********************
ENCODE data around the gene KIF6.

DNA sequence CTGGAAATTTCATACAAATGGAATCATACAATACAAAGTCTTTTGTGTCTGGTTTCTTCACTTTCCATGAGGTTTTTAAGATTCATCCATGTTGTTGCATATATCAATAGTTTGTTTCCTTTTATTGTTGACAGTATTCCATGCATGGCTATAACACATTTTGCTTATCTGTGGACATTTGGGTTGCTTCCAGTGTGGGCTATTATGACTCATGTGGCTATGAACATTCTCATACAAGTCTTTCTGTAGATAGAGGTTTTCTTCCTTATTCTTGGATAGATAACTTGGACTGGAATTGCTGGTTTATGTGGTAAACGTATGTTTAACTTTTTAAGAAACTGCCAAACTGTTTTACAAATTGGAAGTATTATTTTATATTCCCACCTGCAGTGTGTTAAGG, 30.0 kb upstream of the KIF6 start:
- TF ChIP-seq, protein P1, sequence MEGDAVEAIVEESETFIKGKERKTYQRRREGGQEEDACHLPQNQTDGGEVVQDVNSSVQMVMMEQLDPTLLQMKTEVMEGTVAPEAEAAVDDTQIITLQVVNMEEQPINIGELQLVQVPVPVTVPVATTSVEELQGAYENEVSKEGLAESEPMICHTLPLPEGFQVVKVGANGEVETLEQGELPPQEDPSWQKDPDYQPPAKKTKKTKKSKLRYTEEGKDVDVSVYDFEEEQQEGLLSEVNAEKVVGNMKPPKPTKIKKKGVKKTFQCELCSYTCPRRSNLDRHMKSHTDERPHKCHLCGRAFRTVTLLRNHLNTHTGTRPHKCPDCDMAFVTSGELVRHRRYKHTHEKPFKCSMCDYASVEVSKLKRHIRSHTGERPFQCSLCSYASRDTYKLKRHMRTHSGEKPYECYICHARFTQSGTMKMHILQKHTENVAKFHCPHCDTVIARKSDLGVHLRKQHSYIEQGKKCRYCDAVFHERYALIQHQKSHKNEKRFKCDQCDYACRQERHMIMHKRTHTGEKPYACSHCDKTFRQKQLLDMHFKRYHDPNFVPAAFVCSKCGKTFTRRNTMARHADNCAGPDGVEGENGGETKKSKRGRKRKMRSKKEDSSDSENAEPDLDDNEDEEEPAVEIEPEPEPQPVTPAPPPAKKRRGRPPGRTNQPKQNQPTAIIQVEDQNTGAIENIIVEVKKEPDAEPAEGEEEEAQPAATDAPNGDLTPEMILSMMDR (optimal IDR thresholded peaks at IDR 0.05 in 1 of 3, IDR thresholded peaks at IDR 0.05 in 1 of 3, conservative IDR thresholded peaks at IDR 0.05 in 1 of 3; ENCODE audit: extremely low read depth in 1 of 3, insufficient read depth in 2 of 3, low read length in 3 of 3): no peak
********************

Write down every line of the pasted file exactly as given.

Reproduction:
ENCODE data around the gene KIF6.

DNA sequence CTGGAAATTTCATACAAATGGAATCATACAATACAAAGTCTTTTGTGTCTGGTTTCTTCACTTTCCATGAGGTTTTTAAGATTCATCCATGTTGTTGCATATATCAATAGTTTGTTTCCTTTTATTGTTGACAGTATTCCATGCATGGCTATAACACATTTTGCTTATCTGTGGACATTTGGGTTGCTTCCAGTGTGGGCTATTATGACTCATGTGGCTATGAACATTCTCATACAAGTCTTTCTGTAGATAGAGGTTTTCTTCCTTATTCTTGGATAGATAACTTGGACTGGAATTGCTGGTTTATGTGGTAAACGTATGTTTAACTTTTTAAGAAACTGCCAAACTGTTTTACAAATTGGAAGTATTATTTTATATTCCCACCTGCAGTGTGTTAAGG, 30.0 kb upstream of the KIF6 start:
- TF ChIP-seq, protein P1, sequence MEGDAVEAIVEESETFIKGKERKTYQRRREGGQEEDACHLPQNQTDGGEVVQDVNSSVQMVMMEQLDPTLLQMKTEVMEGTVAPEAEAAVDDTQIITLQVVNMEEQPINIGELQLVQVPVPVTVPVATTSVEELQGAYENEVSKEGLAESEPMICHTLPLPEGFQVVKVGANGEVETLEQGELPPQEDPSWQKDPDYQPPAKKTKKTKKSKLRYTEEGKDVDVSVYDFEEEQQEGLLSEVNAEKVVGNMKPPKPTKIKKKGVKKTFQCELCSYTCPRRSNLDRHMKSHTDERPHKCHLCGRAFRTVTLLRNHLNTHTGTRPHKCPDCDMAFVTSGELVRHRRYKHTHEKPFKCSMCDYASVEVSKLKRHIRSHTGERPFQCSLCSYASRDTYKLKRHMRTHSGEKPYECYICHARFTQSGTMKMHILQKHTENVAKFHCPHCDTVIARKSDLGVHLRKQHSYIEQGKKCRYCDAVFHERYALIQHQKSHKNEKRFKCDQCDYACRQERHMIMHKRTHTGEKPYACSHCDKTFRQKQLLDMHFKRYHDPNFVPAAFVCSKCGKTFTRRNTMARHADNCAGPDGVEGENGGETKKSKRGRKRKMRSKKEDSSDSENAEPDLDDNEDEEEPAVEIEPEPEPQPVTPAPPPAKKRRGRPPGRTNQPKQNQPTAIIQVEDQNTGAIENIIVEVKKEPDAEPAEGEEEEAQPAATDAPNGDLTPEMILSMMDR (optimal IDR thresholded peaks at IDR 0.05 in 1 of 3, IDR thresholded peaks at IDR 0.05 in 1 of 3, conservative IDR thresholded peaks at IDR 0.05 in 1 of 3; ENCODE audit: extremely low read depth in 1 of 3, insufficient read depth in 2 of 3, low read length in 3 of 3): no peak